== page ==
What do the admission office try to learn from the college essay? What kind of person you are or experiences you have gone through that has made you a better person? - Monowara

Both. In your admissions essays, write about pivotal experiences in your life. They want to see the ability to think critically about situations you have encountered and how those situations affected who you are as well as your approach to life. Show the admissions officers that you will grow from the college experience and leave college better prepared not only for a career but also to become a contributing member of society. 

What should the topic be in my essay? Would I describe my past academic achievements, sports, clubs, etc.? Or would I describe what I want to achieve throughout my four years of college and my career aspirations thereafter? - Susan

We encourage applicants to develop a mindset that they are creating a personal statement rather than an essay to the admissions committees. This should set a tone of sharing what you consider to be the most important interests you have, experiences that influence your interests or academic interests and goals for college. You do not want to write what amounts to a summary of your activities and accomplishments which you will list in other parts of the application. The best starting point to the personal statement is to decide what key personal features or characteristics you want a group of strangers to know about you. Then choose an event, a circumstance, or an activity that enables you to develop these features into a coherent story. Be relaxed, be honest, and be energetic in your writing.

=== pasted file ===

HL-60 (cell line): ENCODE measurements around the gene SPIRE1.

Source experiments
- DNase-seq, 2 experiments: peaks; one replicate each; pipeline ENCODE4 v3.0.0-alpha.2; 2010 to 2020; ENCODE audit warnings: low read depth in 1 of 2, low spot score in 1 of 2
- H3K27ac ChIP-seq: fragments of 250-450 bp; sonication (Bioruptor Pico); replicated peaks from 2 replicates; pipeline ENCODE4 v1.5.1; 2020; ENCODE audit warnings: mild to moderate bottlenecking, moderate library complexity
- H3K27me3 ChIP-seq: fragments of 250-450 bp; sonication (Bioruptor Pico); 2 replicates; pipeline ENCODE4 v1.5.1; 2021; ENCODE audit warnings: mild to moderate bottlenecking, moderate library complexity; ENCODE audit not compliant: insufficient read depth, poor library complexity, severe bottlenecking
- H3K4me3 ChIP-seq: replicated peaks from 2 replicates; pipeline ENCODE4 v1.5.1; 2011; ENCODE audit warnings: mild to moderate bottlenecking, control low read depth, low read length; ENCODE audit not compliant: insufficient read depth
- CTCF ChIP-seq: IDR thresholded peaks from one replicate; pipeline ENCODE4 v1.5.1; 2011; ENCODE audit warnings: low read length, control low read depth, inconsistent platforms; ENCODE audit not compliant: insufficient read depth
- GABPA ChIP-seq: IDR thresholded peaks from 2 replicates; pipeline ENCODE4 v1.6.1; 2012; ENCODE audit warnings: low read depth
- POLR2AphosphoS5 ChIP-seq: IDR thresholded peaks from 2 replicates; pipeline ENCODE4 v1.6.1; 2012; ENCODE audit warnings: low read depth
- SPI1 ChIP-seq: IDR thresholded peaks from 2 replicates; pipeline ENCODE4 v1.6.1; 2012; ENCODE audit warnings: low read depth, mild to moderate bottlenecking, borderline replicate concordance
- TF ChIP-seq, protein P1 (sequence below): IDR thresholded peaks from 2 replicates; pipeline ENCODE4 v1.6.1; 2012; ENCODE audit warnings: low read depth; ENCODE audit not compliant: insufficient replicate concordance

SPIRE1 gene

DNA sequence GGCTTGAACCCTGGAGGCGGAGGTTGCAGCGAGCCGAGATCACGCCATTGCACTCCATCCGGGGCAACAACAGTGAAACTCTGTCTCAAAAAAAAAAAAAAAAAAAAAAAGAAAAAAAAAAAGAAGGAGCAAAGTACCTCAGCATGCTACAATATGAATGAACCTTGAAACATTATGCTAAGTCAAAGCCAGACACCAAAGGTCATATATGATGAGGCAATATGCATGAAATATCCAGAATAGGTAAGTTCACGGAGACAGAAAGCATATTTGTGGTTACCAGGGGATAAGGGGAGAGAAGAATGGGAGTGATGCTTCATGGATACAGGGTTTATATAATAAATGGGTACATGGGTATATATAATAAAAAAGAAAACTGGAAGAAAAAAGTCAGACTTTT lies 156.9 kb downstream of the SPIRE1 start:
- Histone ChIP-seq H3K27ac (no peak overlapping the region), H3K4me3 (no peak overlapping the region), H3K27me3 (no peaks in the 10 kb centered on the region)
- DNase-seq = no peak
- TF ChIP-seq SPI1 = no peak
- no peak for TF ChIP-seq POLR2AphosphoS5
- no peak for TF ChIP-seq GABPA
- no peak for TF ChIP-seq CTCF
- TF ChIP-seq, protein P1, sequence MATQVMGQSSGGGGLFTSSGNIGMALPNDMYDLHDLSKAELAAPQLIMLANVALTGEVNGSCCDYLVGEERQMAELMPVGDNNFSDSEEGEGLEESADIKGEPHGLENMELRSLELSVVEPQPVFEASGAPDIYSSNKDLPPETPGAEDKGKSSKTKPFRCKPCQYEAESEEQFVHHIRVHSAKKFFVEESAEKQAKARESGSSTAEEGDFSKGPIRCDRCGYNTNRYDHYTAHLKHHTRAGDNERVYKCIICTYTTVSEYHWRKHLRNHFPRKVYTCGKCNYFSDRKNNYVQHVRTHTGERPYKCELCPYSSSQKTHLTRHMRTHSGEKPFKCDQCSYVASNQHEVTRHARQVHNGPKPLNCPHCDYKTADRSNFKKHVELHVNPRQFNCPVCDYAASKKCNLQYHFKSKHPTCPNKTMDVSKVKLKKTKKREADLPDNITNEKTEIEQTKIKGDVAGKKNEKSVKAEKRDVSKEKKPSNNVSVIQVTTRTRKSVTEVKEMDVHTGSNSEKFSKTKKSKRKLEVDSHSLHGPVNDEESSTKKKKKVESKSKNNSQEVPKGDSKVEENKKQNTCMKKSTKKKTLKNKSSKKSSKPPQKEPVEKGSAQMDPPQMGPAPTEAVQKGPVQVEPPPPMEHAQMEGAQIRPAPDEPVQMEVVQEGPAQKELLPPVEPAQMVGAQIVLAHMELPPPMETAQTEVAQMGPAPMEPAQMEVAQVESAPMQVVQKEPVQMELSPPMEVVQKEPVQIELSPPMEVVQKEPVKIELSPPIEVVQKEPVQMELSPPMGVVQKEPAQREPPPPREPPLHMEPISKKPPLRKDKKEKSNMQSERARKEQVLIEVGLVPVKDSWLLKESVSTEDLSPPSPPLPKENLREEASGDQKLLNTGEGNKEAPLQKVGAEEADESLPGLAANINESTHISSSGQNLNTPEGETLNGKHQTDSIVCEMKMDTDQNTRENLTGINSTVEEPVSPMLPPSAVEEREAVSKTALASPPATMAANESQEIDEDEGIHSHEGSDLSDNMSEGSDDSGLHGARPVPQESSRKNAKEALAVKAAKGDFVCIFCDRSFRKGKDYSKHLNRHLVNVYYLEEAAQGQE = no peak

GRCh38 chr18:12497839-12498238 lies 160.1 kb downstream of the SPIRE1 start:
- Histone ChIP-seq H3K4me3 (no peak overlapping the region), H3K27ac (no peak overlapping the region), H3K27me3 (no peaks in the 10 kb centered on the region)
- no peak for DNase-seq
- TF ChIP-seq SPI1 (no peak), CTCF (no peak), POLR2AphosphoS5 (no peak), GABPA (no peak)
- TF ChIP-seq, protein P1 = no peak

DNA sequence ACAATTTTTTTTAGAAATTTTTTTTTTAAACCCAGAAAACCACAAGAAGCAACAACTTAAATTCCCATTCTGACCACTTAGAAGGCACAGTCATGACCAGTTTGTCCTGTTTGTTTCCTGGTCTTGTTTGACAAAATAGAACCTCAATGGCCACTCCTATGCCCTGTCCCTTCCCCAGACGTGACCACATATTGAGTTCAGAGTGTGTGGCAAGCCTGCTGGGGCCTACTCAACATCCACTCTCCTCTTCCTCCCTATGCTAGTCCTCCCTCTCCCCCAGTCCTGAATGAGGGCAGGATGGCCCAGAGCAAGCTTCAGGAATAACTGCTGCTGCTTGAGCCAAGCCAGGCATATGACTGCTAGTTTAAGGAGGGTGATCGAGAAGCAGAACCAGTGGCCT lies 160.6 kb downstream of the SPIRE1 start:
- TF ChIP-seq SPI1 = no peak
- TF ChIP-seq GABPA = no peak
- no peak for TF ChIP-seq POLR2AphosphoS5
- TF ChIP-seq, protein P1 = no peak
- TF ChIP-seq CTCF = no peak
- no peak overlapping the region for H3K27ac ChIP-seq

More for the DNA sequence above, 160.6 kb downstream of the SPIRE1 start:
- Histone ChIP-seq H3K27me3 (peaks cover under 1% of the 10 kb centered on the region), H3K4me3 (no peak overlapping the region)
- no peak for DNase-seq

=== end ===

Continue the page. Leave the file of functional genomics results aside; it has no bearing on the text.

What do the admission office try to learn from the college essay? What kind of person you are or experiences you have gone through that has made you a better person? - Monowara

This is a very good question that almost all students ask when it comes time to write their college applications. In a very real sense, the admissions committee wants to gain insight into the individual behind the objective information (grades, courses, test scores, GPA). What does this mean? They want to know what experiences you have had or the circumstances in which you have grown up that have shaped your values, your beliefs, your view of the world, your dreams and ambitions for your future, your commitment to hard work, and a genuine desire to learn and to live with others of different backgrounds and beliefs. So, you should write about any experiences that have influenced the factors listed above. The admissions committees are also going to learn about you from the thoughtfulness and the quality of your writing.

I heard that you can write your application essay as a poem if you're really good at poetry or not even make the essay an essay at all. Is this true? - india

Yes, you can be creative in your approach to the application. A poem is a logical way to go. Doing something very different entails some amount of risk. Some colleges do offer a "my space" section, with which you are encouraged to do anything you want, including photos, artwork, film, writing. However, for the main essay, colleges want an essay, meaning an example of your writing. Could you do it in iambic pentameter? Sure. But, don't just draw a picture.